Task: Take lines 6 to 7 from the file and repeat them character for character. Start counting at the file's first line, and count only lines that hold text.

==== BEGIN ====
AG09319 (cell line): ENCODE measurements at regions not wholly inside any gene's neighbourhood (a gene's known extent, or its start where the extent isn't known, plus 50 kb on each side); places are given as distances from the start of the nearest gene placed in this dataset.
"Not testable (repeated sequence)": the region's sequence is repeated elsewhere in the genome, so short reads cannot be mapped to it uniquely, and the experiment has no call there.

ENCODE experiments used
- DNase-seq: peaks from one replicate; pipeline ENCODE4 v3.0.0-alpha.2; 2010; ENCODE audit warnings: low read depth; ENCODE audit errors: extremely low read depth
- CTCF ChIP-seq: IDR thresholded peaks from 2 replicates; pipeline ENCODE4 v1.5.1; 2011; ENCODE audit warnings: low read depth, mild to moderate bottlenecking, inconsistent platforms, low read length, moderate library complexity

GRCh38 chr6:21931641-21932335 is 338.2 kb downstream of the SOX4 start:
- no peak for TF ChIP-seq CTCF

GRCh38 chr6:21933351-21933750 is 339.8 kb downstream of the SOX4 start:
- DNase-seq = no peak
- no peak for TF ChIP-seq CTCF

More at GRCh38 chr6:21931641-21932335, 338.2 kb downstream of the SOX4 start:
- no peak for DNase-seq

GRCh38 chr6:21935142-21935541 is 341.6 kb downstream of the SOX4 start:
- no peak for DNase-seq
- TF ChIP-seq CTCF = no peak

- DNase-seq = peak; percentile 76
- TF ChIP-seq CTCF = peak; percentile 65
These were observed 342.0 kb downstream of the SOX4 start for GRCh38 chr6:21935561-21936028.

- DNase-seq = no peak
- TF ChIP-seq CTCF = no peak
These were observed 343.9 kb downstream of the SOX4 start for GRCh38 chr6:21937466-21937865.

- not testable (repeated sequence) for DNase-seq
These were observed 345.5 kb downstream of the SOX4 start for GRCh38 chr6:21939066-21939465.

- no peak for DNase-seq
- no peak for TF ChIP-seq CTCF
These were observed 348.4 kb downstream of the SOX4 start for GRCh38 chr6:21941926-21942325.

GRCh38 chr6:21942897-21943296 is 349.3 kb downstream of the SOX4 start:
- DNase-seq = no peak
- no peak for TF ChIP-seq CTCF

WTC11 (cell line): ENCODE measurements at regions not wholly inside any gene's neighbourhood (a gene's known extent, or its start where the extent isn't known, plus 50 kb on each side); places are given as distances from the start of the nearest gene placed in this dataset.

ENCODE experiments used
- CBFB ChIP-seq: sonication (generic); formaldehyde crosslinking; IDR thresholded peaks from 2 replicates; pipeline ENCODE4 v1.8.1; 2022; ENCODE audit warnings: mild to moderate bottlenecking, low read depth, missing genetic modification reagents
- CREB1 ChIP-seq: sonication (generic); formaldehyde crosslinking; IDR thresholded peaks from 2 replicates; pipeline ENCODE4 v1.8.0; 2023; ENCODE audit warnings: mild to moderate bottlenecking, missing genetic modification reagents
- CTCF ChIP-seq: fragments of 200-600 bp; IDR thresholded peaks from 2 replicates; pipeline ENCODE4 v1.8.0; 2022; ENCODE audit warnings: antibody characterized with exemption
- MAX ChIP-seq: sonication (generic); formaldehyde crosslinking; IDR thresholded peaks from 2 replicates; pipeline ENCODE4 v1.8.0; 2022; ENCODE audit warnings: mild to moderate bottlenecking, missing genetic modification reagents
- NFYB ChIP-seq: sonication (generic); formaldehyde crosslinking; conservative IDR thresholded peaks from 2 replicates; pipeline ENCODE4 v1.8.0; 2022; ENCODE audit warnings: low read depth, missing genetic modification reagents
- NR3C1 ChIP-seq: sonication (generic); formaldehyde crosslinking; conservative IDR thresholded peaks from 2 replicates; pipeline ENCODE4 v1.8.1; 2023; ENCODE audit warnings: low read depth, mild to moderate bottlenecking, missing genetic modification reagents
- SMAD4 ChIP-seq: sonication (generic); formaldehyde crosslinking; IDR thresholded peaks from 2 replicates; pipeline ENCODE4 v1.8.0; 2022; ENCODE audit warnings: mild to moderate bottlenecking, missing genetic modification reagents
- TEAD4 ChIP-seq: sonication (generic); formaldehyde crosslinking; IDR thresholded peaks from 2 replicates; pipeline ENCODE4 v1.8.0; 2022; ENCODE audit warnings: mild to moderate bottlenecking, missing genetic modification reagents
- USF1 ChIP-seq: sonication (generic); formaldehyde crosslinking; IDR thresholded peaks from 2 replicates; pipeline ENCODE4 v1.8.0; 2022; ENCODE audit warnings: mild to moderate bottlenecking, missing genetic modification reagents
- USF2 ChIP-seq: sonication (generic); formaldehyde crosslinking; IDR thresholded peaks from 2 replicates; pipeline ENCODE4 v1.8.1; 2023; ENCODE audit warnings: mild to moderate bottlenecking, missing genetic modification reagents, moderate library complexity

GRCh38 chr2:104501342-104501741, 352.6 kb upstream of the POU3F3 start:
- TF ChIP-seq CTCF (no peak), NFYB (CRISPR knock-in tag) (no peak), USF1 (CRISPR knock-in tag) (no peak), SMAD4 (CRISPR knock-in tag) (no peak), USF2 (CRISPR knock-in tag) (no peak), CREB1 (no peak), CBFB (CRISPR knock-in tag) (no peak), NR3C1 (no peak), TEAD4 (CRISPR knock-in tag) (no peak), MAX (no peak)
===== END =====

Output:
GRCh38 chr6:21931641-21932335 is 338.2 kb downstream of the SOX4 start:
- no peak for TF ChIP-seq CTCF